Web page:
Because the morning afforded it, I spent a little extra time in bed this morning snuggling with Ike and Maude, two of my rescued dogs.
They aren’t anything special. They were born in the woods to a dog who had been dumped on the side of the road. They will likely live their whole lives and pass meaning very little to anyone… except me.
But with thoughts of Brindi in my head, our morning snuggle took on a new perspective.
What if someone took them away from me? What if I was not even allowed to visit them?
I recall Francesca’s words from her blog where she describes some of the images she keeps in her head of her beloved Brindi:
“Random images. The look of joy – Lebensfreude – on a turned-up snoot, big brown eyes rolling up at [me], exquisite pleasure voiced in low grunts in being readied to go outside for any reason at all, but especially, for a nice long walk in the tall grasses. Even better, a towel rub-down after she comes back from a walk soaking wet, which is about 30-40% of the time. I stretch the ends of the towel and rub it perpendicular to her back, from neck to tail. Efficient method. Also makes one happy just to see how happy it makes her. Going to the car, trotting expectantly, looking back for instructions every other step. Sitting upright there. Or, moving through the yard with me, never more than one inch from my left leg, anticipating the route, hoping for the words ‘cross the street.’ Her visible bodily struggle to maintain self-control against sheer glee. Watching her wriggle on her back as soon as we hit the lushest, deep green grasses on the slope, sometimes managing a bit of a slide, always getting really into it, legs in the air, body winding back and forth like a snake. This dog knows how to enjoy a real life and make every simple joy and basic need fulfillment a truly great experience. Ears prick straight up at a sound, a word from me. Snuggle at a moment’s notice.” [August 2008]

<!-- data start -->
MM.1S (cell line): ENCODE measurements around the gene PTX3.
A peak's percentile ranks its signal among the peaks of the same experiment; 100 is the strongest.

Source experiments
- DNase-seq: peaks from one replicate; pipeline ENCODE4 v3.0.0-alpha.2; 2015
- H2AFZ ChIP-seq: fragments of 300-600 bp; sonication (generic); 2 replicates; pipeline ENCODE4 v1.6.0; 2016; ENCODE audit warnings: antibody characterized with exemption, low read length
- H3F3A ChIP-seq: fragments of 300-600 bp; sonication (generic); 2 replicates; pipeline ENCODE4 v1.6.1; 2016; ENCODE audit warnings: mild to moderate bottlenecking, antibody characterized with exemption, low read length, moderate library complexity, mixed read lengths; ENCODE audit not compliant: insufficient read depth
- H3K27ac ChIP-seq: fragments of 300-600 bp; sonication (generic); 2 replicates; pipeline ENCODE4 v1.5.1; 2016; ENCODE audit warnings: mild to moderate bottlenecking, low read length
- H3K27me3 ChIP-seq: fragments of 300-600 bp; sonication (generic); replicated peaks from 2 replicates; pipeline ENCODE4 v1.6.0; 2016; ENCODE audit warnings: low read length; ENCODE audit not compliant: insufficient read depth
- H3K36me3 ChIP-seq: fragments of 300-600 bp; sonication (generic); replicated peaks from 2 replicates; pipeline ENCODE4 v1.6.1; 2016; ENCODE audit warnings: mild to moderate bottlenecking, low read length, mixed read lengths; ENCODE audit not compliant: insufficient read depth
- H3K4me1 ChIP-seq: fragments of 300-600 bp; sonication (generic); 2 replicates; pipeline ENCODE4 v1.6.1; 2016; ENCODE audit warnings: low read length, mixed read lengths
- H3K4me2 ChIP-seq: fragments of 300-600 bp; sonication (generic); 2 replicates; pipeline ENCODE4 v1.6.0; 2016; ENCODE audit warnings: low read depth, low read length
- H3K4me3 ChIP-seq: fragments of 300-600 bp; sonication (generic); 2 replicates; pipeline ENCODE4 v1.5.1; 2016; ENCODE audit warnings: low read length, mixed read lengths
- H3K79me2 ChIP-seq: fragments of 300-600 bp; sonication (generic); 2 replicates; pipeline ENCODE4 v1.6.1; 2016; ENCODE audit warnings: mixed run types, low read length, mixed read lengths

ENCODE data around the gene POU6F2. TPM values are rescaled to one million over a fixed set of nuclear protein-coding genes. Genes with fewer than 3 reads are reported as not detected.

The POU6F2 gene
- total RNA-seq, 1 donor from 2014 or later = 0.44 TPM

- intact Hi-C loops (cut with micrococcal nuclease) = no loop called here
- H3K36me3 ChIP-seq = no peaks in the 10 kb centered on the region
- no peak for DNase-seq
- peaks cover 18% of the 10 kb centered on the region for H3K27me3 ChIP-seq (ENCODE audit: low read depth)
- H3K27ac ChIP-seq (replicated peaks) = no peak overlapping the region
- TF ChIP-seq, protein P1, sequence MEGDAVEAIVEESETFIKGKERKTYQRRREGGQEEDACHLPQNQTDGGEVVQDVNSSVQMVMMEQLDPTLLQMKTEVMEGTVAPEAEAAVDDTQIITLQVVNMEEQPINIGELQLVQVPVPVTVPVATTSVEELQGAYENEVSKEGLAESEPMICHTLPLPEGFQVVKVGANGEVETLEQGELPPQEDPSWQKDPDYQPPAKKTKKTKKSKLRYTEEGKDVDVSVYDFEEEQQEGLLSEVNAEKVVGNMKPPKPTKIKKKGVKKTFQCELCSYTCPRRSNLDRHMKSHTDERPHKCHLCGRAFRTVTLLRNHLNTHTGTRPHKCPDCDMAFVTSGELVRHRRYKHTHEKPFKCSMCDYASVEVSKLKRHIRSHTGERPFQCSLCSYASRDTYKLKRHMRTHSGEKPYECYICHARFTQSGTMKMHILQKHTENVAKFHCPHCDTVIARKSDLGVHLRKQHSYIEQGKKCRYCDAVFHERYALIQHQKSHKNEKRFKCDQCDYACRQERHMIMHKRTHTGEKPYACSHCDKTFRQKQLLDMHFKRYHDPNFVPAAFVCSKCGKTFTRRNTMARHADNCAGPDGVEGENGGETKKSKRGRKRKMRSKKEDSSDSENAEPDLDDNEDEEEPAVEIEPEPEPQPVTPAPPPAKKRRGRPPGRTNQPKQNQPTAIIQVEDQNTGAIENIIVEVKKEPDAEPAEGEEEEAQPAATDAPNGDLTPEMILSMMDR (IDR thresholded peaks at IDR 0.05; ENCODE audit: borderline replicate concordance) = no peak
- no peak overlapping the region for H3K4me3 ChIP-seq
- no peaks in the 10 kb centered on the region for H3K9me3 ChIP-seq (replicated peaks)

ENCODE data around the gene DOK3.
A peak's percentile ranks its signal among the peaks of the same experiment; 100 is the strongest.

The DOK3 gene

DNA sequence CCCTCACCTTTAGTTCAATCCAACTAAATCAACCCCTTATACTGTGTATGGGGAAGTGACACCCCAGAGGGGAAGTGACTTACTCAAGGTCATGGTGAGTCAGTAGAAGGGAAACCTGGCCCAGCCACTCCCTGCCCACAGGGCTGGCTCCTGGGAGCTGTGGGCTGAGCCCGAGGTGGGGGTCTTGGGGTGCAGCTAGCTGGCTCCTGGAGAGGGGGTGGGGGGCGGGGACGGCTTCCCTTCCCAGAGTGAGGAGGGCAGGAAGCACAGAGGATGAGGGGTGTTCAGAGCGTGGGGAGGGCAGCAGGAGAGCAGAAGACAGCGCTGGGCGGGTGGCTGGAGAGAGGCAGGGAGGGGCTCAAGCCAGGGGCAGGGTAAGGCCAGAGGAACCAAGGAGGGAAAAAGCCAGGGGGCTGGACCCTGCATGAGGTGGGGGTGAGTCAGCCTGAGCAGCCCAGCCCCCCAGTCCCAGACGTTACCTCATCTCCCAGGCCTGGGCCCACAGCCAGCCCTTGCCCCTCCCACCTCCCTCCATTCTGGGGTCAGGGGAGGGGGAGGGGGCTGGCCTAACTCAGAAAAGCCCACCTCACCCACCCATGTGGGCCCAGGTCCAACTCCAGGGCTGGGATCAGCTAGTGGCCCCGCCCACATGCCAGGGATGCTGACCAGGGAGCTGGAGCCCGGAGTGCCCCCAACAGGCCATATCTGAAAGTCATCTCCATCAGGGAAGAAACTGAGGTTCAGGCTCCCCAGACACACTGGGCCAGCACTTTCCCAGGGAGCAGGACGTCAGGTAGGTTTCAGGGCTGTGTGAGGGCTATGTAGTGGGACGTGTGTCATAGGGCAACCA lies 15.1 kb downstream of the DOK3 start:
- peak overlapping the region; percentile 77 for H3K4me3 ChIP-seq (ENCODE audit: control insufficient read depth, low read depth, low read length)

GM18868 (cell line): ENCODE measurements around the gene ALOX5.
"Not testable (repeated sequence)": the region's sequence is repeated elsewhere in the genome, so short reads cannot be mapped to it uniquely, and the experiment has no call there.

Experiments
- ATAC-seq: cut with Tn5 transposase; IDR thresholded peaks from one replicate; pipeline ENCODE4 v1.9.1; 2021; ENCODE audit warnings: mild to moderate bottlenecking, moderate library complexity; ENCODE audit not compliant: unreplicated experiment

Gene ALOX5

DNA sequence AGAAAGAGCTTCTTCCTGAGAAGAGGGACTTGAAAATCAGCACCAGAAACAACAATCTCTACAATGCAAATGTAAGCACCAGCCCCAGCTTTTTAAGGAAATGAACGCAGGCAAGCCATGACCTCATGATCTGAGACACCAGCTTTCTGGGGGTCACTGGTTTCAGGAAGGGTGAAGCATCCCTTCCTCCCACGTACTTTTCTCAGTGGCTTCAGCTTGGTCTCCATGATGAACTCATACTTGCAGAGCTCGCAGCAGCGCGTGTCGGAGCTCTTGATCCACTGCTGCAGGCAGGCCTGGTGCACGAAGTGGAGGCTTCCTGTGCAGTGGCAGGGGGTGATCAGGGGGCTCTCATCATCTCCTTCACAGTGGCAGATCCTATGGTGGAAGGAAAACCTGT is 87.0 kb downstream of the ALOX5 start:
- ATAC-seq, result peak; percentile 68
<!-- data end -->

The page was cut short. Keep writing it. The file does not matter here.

What would I do if this was taken away from me? Would I put my life on hold to save the life of my closest companion? Invest all my savings to take a stand against a bad by-law?
But it’s “just a dog.” Just a dog?
“Well, all I can say in response is, ‘It is death, you know. Senseless, needless killing that we are talking about.’ Just because she’s a dog does not make it okay for a city to kill her, when a fence and training will take care of the problem. It is not okay to kill. Brindi is a dog… I love her. She hears, smells, and loves me better than any human I know. She is irreplaceable. I will not simply go to the SPCA and ‘get another one,’ as one of the other dog owners suggested.
“It is simply wrong to kill this dog. I cannot let something this wrong happen to an animal in my care. And I have to ask: with all the gifts I have been given and the support coming from out there, if I can’t save a dog, what good am I?
“If we cannot honor these helpless creatures who love, give, and forgive us without a thought for themselves, what good are we?” [September 2008]
I took the extra time to snuggle with my dogs this morning BECAUSE I CAN. I took the time to snuggle precisely because Francesca CANNOT. She has shown me what I take for granted.
Give your pet something extra today. And realize… it should not be wrong to stand up for what is right.
Please call and/or email the contacts below. Do it often and do it regularly. Ask them to correct this iniquity and return Brindi to her owner, Francesca Rogier.
Head of Legal – Mary Ellen Donovan
Superintendent – Bill Moore